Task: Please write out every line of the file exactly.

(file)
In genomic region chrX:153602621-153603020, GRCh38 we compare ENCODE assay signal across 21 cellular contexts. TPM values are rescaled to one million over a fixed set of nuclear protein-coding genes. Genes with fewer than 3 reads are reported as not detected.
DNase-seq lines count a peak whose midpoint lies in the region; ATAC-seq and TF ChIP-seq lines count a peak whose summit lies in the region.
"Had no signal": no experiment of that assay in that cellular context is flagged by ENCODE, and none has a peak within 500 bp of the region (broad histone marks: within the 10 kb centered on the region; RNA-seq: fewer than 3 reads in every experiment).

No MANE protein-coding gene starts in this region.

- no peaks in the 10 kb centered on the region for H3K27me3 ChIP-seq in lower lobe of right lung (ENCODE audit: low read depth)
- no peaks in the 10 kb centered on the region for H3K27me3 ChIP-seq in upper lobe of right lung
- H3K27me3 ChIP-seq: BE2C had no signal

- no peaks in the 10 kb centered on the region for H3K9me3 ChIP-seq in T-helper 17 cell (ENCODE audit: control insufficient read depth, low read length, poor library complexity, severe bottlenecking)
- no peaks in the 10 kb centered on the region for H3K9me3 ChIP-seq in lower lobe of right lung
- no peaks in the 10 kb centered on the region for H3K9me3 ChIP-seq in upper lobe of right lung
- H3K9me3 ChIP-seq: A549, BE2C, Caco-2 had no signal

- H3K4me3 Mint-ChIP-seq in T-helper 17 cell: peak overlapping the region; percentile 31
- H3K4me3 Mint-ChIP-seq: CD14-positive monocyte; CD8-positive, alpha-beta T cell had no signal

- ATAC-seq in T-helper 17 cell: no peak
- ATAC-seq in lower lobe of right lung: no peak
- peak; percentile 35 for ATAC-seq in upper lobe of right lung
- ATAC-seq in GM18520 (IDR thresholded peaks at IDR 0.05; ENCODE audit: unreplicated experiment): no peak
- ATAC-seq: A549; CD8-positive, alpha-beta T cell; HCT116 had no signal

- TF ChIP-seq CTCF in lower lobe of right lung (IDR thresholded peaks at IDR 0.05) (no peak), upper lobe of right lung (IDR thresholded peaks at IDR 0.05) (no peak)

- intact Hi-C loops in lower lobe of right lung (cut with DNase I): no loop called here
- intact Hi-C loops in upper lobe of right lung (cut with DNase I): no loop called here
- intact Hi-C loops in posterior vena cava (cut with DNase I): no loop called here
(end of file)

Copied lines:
In genomic region chrX:153602621-153603020, GRCh38 we compare ENCODE assay signal across 21 cellular contexts. TPM values are rescaled to one million over a fixed set of nuclear protein-coding genes. Genes with fewer than 3 reads are reported as not detected.
DNase-seq lines count a peak whose midpoint lies in the region; ATAC-seq and TF ChIP-seq lines count a peak whose summit lies in the region.
"Had no signal": no experiment of that assay in that cellular context is flagged by ENCODE, and none has a peak within 500 bp of the region (broad histone marks: within the 10 kb centered on the region; RNA-seq: fewer than 3 reads in every experiment).

No MANE protein-coding gene starts in this region.

- no peaks in the 10 kb centered on the region for H3K27me3 ChIP-seq in lower lobe of right lung (ENCODE audit: low read depth)
- no peaks in the 10 kb centered on the region for H3K27me3 ChIP-seq in upper lobe of right lung
- H3K27me3 ChIP-seq: BE2C had no signal

- no peaks in the 10 kb centered on the region for H3K9me3 ChIP-seq in T-helper 17 cell (ENCODE audit: control insufficient read depth, low read length, poor library complexity, severe bottlenecking)
- no peaks in the 10 kb centered on the region for H3K9me3 ChIP-seq in lower lobe of right lung
- no peaks in the 10 kb centered on the region for H3K9me3 ChIP-seq in upper lobe of right lung
- H3K9me3 ChIP-seq: A549, BE2C, Caco-2 had no signal

- H3K4me3 Mint-ChIP-seq in T-helper 17 cell: peak overlapping the region; percentile 31
- H3K4me3 Mint-ChIP-seq: CD14-positive monocyte; CD8-positive, alpha-beta T cell had no signal

- ATAC-seq in T-helper 17 cell: no peak
- ATAC-seq in lower lobe of right lung: no peak
- peak; percentile 35 for ATAC-seq in upper lobe of right lung
- ATAC-seq in GM18520 (IDR thresholded peaks at IDR 0.05; ENCODE audit: unreplicated experiment): no peak
- ATAC-seq: A549; CD8-positive, alpha-beta T cell; HCT116 had no signal

- TF ChIP-seq CTCF in lower lobe of right lung (IDR thresholded peaks at IDR 0.05) (no peak), upper lobe of right lung (IDR thresholded peaks at IDR 0.05) (no peak)

- intact Hi-C loops in lower lobe of right lung (cut with DNase I): no loop called here
- intact Hi-C loops in upper lobe of right lung (cut with DNase I): no loop called here
- intact Hi-C loops in posterior vena cava (cut with DNase I): no loop called here